‘You shall go to the ball!’ …with these three Christmas Cinderella stories!
In Sophia James’s Christmas With The Earl, usually composed Ariana burns up like a Christmas candle at the infamous Earl of Norwich’s touch!
Mills & Boon Historical — Your romantic escape to the past.
London, 8th December 1814
A stranger dressed completely in black blocked her in the doorway, his height dimming the light of a crisp early December morning.
‘Please let me pass, sir. I do not know you.’
Her tone was sharp, the shock of his closeness telling, but the man before her only smiled.
‘If you could acknowledge me but for a moment, madam, I would be most grateful.’
Such entreaty held the sort of desperation that Ariana Dalrymple could not fail to hear and she observed him more closely. He had eyes the colour of wet autumn leaves and his face was one of a fighter. There was a scratch that went from one eye to his ear, and a bruise was swelling fast on his cheek.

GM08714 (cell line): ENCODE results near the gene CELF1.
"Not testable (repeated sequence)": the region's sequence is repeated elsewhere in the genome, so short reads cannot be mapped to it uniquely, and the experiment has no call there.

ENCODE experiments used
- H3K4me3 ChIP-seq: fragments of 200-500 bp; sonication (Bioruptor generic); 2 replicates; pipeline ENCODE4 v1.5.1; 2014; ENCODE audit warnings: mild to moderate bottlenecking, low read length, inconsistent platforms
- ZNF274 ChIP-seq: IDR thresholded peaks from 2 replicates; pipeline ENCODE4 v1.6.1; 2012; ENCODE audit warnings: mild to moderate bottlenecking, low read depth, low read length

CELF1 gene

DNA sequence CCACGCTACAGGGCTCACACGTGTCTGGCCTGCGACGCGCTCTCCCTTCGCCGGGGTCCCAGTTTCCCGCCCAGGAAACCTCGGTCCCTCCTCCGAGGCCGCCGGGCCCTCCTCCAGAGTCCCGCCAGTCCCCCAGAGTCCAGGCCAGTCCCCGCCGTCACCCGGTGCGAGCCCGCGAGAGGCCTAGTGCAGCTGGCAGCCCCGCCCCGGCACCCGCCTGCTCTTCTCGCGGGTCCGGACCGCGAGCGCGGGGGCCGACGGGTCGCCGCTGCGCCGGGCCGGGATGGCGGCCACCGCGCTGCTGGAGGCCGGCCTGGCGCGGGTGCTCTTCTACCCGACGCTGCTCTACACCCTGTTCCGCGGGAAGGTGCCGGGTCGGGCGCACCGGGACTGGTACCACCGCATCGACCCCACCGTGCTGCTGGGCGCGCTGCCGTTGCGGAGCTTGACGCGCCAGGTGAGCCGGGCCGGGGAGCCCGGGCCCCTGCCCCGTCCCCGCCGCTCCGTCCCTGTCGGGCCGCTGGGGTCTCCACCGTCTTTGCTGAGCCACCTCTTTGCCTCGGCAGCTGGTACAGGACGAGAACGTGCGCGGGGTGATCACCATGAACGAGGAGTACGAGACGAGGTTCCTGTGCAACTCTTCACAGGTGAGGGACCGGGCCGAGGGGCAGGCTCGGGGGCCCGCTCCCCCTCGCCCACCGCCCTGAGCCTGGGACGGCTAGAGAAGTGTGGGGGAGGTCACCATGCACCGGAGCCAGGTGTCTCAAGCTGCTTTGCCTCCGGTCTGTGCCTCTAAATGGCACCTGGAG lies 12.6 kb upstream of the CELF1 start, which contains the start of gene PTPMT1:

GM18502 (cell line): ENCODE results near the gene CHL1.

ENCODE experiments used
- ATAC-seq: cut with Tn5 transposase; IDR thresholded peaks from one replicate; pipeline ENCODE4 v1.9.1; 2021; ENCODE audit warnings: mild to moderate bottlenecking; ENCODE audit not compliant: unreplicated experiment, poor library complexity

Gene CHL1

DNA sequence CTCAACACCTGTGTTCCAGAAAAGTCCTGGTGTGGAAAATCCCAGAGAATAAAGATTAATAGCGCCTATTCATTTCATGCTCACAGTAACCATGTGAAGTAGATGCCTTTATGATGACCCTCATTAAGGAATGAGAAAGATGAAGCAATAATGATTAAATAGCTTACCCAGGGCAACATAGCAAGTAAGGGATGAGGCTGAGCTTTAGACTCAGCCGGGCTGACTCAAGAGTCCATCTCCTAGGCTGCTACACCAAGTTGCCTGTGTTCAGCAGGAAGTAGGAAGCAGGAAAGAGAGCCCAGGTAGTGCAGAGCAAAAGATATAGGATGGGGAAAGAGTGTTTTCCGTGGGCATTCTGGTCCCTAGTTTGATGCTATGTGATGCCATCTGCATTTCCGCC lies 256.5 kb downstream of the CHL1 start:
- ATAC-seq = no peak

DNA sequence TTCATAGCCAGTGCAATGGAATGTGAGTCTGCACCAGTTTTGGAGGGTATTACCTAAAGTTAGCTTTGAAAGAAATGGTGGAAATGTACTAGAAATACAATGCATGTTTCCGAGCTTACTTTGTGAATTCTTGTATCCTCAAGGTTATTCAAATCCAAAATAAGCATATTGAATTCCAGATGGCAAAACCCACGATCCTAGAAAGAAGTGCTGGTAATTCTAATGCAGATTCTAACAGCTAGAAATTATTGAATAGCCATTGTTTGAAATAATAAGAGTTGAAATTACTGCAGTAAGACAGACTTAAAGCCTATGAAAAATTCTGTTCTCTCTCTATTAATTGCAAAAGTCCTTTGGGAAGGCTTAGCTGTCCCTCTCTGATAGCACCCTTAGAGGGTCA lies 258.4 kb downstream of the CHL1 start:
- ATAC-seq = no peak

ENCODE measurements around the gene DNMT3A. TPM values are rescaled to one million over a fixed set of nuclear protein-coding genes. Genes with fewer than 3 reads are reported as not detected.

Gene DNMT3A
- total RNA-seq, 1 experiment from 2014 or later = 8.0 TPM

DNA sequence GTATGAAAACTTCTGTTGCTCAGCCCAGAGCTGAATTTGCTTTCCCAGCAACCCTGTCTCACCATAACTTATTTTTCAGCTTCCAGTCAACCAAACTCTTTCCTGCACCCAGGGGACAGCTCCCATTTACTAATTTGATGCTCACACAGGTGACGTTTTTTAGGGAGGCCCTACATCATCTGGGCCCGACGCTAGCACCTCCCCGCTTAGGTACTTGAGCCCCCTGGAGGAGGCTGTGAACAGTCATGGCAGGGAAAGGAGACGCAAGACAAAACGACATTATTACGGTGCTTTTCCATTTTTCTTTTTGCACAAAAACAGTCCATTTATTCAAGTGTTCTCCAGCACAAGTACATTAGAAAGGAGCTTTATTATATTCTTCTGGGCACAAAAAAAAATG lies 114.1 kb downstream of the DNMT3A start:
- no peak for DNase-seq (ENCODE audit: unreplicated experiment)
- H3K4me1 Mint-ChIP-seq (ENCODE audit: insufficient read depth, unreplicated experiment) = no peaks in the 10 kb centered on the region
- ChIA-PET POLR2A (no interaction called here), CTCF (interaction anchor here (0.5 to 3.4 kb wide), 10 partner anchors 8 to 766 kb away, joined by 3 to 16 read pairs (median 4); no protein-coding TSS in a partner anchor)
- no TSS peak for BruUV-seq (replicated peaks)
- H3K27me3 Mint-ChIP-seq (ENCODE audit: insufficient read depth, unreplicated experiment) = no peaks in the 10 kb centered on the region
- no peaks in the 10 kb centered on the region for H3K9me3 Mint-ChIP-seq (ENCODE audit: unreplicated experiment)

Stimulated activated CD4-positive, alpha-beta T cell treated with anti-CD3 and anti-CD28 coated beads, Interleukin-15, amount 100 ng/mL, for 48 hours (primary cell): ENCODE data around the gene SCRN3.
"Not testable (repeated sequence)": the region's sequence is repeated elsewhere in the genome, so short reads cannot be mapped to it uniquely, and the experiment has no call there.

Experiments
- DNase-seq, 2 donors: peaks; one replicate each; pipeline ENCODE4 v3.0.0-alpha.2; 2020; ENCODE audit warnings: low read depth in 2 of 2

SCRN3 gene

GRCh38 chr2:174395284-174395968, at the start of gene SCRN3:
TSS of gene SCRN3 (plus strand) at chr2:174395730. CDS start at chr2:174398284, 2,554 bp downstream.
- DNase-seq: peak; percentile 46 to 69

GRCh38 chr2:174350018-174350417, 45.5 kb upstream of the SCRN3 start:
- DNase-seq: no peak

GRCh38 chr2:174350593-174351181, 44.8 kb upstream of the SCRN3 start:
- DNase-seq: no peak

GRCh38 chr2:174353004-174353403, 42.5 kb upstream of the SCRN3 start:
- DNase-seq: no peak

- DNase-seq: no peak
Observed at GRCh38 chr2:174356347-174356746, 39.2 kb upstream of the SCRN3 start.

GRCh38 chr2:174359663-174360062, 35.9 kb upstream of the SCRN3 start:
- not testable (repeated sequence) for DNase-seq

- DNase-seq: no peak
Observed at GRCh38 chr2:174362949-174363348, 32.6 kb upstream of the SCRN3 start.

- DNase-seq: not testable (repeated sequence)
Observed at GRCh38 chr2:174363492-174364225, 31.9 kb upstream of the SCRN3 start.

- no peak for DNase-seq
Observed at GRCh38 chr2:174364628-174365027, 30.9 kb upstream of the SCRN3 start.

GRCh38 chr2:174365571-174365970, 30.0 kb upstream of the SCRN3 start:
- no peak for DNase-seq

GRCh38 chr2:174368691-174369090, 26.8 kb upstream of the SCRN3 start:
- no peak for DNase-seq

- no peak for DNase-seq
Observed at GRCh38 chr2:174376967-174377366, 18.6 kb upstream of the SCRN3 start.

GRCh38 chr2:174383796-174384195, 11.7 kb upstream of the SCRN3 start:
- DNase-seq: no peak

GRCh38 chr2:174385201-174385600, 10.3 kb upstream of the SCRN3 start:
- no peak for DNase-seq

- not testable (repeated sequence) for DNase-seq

‘If someone dangerous is after you…’
‘They are not.’
‘Or if you have just had a fight…’
A group of women were passing them now, and he tipped his head towards her as though to listen more carefully to what she was saying. The thick wool of his cloak effectively blocked all else out. His hat was pulled firmly down and his collar was up, and the small doorway in which they stood sheltered them from any recognition.
‘Are you hiding from those women?’
She suddenly knew that he was, and he had the good grace at least to appear remorseful. For a second Ariana saw in him something she liked a lot.
‘Did she hit you?’ Horror marked her words and he laughed outright.
‘Hardly. I fell off a horse.’
‘Where?’ She looked around for a riderless steed, expecting one to charge through the throng on the crowded city street.
‘Last night. At Stevenage.’
‘The Duke of Horsham’s estate?’
‘Yes. You know him?’
‘Vaguely. He seems a stern and sad man. Rumour has it there is an estranged son who has been a trial, so perhaps that is what ails him.’
She glanced at the group of fashionable women who had passed by half a minute ago and were now turning a corner, all chattering together like a clutch of noisy quail.
‘I think you are safe, sir. Your huntswomen have gone. If you leave quickly and in that direction I imagine you would stay unnoticed.’
‘Thank you, Miss…?’
‘Mrs Ariana Dalrymple. But I am more usually called Aria.’
‘Like a song in an opera?’ There was a tone in his voice that was hesitant.
‘I am North.’
‘As in a direction?’